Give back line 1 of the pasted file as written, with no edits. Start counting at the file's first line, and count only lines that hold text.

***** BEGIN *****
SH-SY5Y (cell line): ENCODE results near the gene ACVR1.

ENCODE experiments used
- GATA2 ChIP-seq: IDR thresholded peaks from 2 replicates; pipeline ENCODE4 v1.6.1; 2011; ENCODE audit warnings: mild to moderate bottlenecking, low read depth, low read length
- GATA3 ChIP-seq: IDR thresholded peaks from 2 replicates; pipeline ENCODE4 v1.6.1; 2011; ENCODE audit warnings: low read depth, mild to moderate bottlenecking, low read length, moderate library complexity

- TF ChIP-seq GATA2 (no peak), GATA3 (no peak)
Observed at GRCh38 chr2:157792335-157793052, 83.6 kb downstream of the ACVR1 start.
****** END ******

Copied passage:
SH-SY5Y (cell line): ENCODE results near the gene ACVR1.